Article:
Business Travel is Newly Back

Airlines have fewer gaps due to Bleisure & Co, rental cars are scarce, hotels are full. Business travel has returned sooner than expected and is already different than before, as an expert talk just remarked.” Sylvie Konzack

“Business has not only come back earlier than we expected, but stronger than before,” said Thorsten Lettnin of United Airlines in the expert talk held by SAP Concur in Frankfurt at the end of November 2022. United Airlines alone flew 22 per cent more this year than in 2019. “That’s very surprising to us,” said the director sales cont. Europe, India & West Africa. The airline had not grounded any aircraft during the pandemic and was therefore able to use all of its planes.

At the same time, Thorsten Lettnin noted the trend that there are no longer distinctive high and low seasons in flight bookings. “We no longer see any booking gaps – neither in the week-to-weekend ratio nor in previously weak seasons such as January.” Especially in the American region, where his airline is mainly active, New Work with a lot of hybrid working is now normal, he says. “That’s why business and leisure travel are mixing more and more. We think that’s great,” he concludes.

The situation is similar for rental car providers in terms of demand. In combination with delivery problems in the automotive industry, this led to a supply that was often too tight this year. “Availability and plannability have become a ride on the rodeo for us in 2022,” says Wolfgang Neumann, Managing Director of Europcar Mobility Group Germany. In 2023, prices in his sector will therefore remain high, he estimates.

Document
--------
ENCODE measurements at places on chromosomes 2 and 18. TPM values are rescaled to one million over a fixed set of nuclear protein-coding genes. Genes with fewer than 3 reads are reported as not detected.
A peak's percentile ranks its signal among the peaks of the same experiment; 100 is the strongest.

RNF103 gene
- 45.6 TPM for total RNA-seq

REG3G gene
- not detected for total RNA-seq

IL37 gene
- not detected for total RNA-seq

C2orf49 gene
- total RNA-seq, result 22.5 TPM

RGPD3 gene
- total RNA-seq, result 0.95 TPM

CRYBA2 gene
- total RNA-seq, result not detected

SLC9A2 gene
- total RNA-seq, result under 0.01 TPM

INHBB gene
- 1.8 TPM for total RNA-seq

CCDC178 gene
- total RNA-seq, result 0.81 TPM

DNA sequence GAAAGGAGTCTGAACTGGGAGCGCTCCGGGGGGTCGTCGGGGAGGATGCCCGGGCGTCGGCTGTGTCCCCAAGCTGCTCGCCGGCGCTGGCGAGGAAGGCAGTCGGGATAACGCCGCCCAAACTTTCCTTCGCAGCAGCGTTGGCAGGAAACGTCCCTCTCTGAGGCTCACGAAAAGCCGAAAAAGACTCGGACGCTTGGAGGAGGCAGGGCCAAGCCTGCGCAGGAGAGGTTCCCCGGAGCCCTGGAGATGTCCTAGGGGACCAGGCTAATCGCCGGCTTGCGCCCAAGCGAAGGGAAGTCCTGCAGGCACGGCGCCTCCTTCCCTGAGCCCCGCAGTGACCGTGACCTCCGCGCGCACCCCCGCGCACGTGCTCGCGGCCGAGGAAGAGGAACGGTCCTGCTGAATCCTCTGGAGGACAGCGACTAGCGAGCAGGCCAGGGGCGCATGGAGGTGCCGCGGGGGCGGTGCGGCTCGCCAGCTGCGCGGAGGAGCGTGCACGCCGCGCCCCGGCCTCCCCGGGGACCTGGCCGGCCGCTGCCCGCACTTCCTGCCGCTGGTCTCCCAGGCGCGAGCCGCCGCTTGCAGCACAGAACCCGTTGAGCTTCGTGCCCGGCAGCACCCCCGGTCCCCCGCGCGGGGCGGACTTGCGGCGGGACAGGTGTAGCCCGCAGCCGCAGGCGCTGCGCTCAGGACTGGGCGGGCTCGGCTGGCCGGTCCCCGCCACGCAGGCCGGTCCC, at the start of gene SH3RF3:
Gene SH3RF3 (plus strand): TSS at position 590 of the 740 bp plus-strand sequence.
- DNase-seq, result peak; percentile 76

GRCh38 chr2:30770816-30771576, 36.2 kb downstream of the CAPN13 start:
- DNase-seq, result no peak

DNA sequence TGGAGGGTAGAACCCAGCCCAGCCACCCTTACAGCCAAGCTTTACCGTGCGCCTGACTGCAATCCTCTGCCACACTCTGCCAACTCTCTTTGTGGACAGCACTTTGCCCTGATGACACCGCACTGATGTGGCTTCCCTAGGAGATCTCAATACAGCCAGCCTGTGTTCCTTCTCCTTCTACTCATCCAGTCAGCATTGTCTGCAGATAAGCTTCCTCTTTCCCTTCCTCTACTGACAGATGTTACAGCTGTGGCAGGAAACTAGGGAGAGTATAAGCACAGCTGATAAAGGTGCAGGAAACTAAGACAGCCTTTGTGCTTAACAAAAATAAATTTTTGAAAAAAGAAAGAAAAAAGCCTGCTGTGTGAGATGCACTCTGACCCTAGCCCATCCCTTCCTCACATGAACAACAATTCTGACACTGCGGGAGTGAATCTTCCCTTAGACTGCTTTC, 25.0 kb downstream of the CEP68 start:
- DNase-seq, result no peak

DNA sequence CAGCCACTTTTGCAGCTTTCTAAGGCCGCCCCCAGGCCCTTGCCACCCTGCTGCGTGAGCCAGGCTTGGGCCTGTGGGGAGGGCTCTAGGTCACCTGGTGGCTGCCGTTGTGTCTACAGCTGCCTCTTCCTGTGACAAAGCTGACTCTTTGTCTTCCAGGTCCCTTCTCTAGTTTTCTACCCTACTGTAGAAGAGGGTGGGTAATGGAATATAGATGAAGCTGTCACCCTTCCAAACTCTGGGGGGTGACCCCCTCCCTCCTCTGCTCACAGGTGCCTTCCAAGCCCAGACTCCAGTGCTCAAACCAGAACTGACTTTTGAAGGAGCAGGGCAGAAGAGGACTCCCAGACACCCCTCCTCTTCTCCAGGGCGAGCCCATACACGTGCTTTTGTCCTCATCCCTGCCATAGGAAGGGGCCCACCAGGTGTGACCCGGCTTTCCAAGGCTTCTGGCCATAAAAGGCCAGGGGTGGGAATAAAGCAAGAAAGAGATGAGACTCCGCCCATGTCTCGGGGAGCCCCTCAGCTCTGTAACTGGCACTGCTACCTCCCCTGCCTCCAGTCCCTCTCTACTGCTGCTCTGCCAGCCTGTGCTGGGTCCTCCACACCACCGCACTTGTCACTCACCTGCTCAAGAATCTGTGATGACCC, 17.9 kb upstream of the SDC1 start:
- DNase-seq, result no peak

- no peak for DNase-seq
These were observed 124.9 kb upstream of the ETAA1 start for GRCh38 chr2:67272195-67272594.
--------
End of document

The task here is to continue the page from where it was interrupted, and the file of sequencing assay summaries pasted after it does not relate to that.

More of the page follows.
The hotel sector also has to pass on certain costs, among other things due to increased energy and food costs, reported Carmen Dücker, Managing Director of BWH Hotel Group Central Europe. But of course, this will not happen on a 1:1 basis.

SAP Talk: Business Recovery Process, left side: Thorsten Lettnin (United Airlines), Christoph Carnier (VDR, Merck), Carmen Dücker (BWH Hotel Group), Bernd Schulz (SAP Concur, Moderator), Wolfgang Neumann (Europcar), Lutz Neuert (BCD Travel)

Appetite for service has increased

“The high demand with increased prices should come as no surprise to all those involved in business travel,” warned Christoph Carnier, President of the business travel association VDR and Director Travel, Fleet & Events at the pharmaceutical company Merck. But the question is how fairly and in partnership we deal with each other and show understanding for the price increases after two years of pandemic-related business downtime. In addition, it would now be urgent to bring the issue of sustainability more to the fore.

Lutz Nauert, SVP Global Programme Management of the business travel management company BCD Travel, saw generally positive movements here: “More and more companies are interested in long-term partnerships and appreciate the service added value because business travel has become so much more complex and uncertain.”

Carmen Dücker noted at the same time that the appetite for service has increased. This can be seen, among other things, in the digital guest journey, which few hotel guests would use at the moment. Rather, they are currently looking for more contact with the hotel staff, want to have a lot explained to them and simply be looked after and cared for.

Sylvie Konzack …

is a little surprised at how quickly the new work has changed business and bleisure travel. But the current crises will certainly bring more surprises and changes, she believes.

Photos: ©, Konzack